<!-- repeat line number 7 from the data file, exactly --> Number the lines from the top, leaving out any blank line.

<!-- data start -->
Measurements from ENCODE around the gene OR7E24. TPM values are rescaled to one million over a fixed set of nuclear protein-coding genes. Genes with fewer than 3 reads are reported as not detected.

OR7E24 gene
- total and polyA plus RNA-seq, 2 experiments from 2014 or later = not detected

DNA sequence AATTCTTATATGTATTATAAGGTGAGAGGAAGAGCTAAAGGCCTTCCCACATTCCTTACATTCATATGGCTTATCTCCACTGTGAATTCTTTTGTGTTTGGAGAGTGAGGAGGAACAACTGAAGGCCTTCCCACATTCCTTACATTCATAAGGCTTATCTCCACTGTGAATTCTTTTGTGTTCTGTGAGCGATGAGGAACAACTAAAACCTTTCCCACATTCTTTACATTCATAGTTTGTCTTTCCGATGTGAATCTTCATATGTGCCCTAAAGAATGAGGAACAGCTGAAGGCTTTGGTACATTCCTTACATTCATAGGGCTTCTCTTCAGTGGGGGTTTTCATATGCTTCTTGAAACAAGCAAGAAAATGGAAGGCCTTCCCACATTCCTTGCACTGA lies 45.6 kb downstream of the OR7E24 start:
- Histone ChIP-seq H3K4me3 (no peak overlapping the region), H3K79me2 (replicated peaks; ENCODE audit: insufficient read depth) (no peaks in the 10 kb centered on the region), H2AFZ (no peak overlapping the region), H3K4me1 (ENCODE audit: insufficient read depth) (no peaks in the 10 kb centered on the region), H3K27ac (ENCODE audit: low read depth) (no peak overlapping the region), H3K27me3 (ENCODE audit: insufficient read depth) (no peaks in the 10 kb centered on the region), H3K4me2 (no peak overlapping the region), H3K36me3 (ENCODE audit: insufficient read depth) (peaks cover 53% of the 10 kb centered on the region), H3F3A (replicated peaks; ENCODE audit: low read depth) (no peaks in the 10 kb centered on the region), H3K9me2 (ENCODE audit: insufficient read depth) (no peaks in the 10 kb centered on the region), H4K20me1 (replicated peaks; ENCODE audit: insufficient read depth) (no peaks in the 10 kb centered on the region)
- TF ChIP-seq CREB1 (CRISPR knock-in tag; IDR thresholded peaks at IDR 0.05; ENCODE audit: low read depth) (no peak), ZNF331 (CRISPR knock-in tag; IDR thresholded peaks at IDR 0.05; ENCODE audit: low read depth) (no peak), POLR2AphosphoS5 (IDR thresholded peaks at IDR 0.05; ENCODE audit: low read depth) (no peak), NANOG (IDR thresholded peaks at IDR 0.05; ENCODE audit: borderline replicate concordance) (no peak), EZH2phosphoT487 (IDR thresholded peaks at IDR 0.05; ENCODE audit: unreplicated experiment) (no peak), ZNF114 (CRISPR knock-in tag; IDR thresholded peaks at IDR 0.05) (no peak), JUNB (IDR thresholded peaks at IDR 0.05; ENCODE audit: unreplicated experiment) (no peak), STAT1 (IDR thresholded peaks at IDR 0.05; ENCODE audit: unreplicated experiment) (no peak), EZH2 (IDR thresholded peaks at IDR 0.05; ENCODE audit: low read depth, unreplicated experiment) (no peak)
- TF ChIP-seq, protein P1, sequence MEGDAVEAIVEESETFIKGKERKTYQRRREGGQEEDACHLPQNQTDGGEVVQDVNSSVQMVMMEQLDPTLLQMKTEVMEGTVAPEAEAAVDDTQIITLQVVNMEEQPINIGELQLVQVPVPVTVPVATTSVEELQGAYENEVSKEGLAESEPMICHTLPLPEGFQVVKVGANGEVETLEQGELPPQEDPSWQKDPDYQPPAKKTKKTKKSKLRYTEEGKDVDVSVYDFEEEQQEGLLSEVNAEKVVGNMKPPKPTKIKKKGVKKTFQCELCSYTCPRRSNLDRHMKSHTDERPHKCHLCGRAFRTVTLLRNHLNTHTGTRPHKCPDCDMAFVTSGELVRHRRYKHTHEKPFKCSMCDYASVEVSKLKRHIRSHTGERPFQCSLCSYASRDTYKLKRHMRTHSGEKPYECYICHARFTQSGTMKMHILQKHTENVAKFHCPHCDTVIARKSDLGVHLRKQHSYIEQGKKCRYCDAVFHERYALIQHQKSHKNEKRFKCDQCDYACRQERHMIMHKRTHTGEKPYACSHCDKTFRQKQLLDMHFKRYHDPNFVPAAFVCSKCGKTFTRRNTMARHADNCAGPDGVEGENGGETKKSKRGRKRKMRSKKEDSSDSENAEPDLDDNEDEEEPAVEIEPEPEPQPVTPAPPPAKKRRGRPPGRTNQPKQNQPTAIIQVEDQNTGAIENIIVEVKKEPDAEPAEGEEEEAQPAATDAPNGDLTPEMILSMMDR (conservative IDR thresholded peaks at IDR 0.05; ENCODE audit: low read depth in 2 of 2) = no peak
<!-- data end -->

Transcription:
- TF ChIP-seq, protein P1, sequence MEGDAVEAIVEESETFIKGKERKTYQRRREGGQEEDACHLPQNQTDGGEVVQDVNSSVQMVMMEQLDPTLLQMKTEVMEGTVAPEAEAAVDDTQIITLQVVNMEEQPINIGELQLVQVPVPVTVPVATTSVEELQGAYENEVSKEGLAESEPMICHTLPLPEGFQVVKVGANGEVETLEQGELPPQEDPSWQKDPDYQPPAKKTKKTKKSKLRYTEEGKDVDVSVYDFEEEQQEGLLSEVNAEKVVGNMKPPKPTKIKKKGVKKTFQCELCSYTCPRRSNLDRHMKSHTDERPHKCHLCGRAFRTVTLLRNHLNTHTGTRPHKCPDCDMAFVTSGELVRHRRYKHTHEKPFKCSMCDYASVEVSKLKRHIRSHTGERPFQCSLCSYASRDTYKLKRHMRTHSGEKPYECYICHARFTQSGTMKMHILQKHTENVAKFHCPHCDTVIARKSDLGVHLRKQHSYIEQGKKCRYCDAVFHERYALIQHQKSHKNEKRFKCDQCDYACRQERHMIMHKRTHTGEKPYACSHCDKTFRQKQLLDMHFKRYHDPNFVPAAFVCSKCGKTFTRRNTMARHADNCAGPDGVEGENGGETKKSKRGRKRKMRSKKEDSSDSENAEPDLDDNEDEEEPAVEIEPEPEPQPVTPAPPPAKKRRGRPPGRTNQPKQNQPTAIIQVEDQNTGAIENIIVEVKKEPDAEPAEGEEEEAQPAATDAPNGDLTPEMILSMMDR (conservative IDR thresholded peaks at IDR 0.05; ENCODE audit: low read depth in 2 of 2) = no peak